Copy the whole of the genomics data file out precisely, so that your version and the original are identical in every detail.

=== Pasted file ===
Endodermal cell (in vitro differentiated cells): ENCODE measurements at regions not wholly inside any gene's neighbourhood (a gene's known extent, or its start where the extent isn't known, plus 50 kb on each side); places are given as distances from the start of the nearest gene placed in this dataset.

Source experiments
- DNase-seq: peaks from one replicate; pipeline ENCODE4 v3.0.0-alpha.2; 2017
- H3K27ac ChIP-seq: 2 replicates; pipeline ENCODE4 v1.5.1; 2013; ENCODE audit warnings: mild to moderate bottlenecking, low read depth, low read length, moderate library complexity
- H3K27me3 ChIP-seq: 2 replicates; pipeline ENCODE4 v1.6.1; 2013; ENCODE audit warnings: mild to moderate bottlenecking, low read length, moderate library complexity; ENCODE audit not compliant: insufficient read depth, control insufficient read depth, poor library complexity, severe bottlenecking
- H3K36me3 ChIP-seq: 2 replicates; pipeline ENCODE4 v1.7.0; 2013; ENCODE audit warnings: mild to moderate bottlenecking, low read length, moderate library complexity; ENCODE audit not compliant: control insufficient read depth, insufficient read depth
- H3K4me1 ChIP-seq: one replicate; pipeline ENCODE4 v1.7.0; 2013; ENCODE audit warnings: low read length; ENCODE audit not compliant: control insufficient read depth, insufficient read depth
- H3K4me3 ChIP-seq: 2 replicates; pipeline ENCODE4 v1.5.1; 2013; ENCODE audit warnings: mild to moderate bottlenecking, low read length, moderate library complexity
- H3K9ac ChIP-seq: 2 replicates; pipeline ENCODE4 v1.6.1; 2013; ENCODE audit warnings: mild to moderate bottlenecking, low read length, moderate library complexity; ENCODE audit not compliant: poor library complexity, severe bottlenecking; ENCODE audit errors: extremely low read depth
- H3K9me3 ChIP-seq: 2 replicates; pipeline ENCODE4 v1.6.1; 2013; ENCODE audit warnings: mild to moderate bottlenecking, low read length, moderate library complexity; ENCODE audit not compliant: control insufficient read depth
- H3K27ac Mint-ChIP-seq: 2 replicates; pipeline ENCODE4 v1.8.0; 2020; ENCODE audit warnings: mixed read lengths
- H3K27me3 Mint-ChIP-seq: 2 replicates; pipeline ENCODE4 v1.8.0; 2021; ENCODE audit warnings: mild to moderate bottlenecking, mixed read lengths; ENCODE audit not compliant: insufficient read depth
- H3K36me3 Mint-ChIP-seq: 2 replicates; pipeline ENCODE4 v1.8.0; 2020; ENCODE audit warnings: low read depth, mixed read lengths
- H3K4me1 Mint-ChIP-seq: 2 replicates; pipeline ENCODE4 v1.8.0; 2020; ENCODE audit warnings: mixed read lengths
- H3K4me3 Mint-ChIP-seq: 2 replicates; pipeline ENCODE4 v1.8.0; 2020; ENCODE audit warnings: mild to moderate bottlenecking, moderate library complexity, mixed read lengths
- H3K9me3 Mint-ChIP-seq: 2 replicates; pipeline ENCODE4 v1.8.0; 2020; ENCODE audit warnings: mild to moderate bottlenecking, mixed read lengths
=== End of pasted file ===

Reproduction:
Endodermal cell (in vitro differentiated cells): ENCODE measurements at regions not wholly inside any gene's neighbourhood (a gene's known extent, or its start where the extent isn't known, plus 50 kb on each side); places are given as distances from the start of the nearest gene placed in this dataset.

Source experiments
- DNase-seq: peaks from one replicate; pipeline ENCODE4 v3.0.0-alpha.2; 2017
- H3K27ac ChIP-seq: 2 replicates; pipeline ENCODE4 v1.5.1; 2013; ENCODE audit warnings: mild to moderate bottlenecking, low read depth, low read length, moderate library complexity
- H3K27me3 ChIP-seq: 2 replicates; pipeline ENCODE4 v1.6.1; 2013; ENCODE audit warnings: mild to moderate bottlenecking, low read length, moderate library complexity; ENCODE audit not compliant: insufficient read depth, control insufficient read depth, poor library complexity, severe bottlenecking
- H3K36me3 ChIP-seq: 2 replicates; pipeline ENCODE4 v1.7.0; 2013; ENCODE audit warnings: mild to moderate bottlenecking, low read length, moderate library complexity; ENCODE audit not compliant: control insufficient read depth, insufficient read depth
- H3K4me1 ChIP-seq: one replicate; pipeline ENCODE4 v1.7.0; 2013; ENCODE audit warnings: low read length; ENCODE audit not compliant: control insufficient read depth, insufficient read depth
- H3K4me3 ChIP-seq: 2 replicates; pipeline ENCODE4 v1.5.1; 2013; ENCODE audit warnings: mild to moderate bottlenecking, low read length, moderate library complexity
- H3K9ac ChIP-seq: 2 replicates; pipeline ENCODE4 v1.6.1; 2013; ENCODE audit warnings: mild to moderate bottlenecking, low read length, moderate library complexity; ENCODE audit not compliant: poor library complexity, severe bottlenecking; ENCODE audit errors: extremely low read depth
- H3K9me3 ChIP-seq: 2 replicates; pipeline ENCODE4 v1.6.1; 2013; ENCODE audit warnings: mild to moderate bottlenecking, low read length, moderate library complexity; ENCODE audit not compliant: control insufficient read depth
- H3K27ac Mint-ChIP-seq: 2 replicates; pipeline ENCODE4 v1.8.0; 2020; ENCODE audit warnings: mixed read lengths
- H3K27me3 Mint-ChIP-seq: 2 replicates; pipeline ENCODE4 v1.8.0; 2021; ENCODE audit warnings: mild to moderate bottlenecking, mixed read lengths; ENCODE audit not compliant: insufficient read depth
- H3K36me3 Mint-ChIP-seq: 2 replicates; pipeline ENCODE4 v1.8.0; 2020; ENCODE audit warnings: low read depth, mixed read lengths
- H3K4me1 Mint-ChIP-seq: 2 replicates; pipeline ENCODE4 v1.8.0; 2020; ENCODE audit warnings: mixed read lengths
- H3K4me3 Mint-ChIP-seq: 2 replicates; pipeline ENCODE4 v1.8.0; 2020; ENCODE audit warnings: mild to moderate bottlenecking, moderate library complexity, mixed read lengths
- H3K9me3 Mint-ChIP-seq: 2 replicates; pipeline ENCODE4 v1.8.0; 2020; ENCODE audit warnings: mild to moderate bottlenecking, mixed read lengths